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Reason why I love Wikipedia #503: Unexpectedly funny anecdotes:

"Sir Thomas Beecham once said, jokingly, of Butt that: "On a clear day, you could have heard her across the English Channel". Indeed, not all serious musicians admired her booming contralto voice, which can be mistaken for a man's on some recordings, or her rather 'populist' approach to her art. In his autobiography, conductor Sir Adrian Boult recounts an anecdote about two young music students going for a bicycle ride one afternoon. After a while they stopped and sat making idle conversation on a piece of grass. One rider looked at his bicycle and mused 'I am going to call it Santley because it is a Singer'. (Sir Charles Santley, a veteran baritone, was the most noted British singer of the day, and Singer was the maker of the bicycle.) The other responded 'I am going to call mine Clara Butt because it is not.' He then noticed as they rode home that a frosty atmosphere had developed. He realised the reason for the frostiness when, a short time afterwards, he read in the press that his companion, Robert Kennerly Rumford (1870-1957), was engaged to Clara Butt." - https://en.wikipedia.org/wiki/Clara_Butt

"Millin is best remembered for playing the pipes whilst under fire during the D-Day landing in Normandy.[2] Pipers had traditionally been used in battle by Scottish and Irish soldiers[3] however the use of bagpipes was restricted to rear areas by the time of the Second World War by the British Army. Lovat, however, ignored these orders and ordered Millin, aged 21, to play. When Private Millin demurred, citing the regulations, he recalled later, Lord Lovat replied: “Ah, but that’s the English War Office. You and I are both Scottish, and that doesn’t apply.” He played "Hielan' Laddie" and "The Road to the Isles" as his comrades fell around him on Sword Beach.[1] Millin states that he later talked to captured German snipers who claimed they did not shoot him because they thought he was crazy." - https://en.wikipedia.org/wiki/Bill_Millin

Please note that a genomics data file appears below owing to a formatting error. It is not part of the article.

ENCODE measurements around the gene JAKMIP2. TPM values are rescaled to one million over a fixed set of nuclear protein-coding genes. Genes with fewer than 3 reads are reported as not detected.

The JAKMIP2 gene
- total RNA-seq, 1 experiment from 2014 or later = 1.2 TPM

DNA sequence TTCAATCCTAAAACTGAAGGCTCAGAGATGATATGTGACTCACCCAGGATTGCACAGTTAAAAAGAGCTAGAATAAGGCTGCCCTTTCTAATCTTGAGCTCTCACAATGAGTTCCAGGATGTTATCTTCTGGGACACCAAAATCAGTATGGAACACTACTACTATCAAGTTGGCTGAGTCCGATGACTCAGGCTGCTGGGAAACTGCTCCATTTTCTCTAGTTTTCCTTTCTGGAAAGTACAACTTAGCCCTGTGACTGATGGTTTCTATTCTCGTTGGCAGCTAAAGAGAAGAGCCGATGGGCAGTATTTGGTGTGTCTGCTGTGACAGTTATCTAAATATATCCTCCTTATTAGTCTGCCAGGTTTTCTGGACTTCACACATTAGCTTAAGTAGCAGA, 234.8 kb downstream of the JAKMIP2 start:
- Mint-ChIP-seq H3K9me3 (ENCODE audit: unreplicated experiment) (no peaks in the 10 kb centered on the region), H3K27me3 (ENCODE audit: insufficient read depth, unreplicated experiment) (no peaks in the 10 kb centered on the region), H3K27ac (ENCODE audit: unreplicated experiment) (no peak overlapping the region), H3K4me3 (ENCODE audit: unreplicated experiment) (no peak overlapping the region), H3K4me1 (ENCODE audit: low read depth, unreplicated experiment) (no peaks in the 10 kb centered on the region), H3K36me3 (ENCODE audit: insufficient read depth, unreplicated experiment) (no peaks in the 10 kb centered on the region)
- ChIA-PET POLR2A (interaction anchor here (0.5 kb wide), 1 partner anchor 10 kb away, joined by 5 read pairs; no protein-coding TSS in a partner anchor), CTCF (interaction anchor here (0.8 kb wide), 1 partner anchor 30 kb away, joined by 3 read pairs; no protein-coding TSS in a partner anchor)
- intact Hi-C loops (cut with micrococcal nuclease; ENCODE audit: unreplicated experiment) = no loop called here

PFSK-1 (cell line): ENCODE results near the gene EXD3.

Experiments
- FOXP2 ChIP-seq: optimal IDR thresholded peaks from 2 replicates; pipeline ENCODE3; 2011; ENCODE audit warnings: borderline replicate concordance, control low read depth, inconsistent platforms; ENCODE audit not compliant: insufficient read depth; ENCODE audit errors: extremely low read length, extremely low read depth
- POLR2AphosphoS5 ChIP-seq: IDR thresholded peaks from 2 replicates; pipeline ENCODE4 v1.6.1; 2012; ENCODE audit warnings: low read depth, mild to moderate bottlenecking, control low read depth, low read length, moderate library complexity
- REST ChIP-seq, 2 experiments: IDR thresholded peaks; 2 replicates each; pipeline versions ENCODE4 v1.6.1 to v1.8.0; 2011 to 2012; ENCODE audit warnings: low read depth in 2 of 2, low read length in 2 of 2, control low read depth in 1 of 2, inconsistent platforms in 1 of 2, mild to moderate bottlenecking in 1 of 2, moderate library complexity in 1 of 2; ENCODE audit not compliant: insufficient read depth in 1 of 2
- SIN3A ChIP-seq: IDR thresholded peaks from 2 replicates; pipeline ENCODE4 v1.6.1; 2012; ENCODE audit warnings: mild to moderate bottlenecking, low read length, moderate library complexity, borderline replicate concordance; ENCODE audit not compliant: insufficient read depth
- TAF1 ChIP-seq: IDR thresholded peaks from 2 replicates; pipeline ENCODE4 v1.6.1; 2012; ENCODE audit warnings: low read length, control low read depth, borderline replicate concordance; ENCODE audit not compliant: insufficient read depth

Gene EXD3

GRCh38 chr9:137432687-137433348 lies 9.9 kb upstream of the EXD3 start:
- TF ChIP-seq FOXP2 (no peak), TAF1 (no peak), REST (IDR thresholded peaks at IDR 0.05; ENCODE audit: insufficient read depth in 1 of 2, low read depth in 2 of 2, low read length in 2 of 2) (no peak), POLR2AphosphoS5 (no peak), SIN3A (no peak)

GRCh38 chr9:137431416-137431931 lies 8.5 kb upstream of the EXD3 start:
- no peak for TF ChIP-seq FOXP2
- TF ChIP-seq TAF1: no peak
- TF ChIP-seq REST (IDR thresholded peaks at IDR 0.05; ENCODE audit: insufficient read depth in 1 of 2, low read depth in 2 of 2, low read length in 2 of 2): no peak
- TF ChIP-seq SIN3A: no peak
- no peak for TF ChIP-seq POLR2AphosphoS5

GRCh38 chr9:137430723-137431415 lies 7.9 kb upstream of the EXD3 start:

"He may be best remembered today for swapping families with fellow Yankee pitcher Mike Kekich, an arrangement the pair announced at spring training in March 1973. Peterson and Kekich had been inseparable friends since 1969; both families lived in New Jersey, their children were about the same age, and often they all would visit the Bronx Zoo or the shore or enjoy a picnic together. They decided that they would one day trade wives, children, and even dogs. The affair began in 1972, when the two couples joked on a double date about wife swapping, a phenomenon that caught on in some uninhibited circles during the early 1970s. According to one report, the first swap took place that summer, after a party at the home of New York sportswriter Maury Allen. The couples made the change official in October; Kekich moving in with Marilyn Peterson and Peterson with Susanne Kekich, but no word leaked out until spring of 1973. A light moment came when New York Yankees General Manager Lee MacPhail remarked, "We may have to call off Family Day." The trade worked out better for Peterson than it did for Kekich, as Peterson is still married to the former Susanne Kekich, with whom he has had four children. Kekich and Marilyn Peterson did not last long." - https://en.wikipedia.org/wiki/Fritz_Peterson
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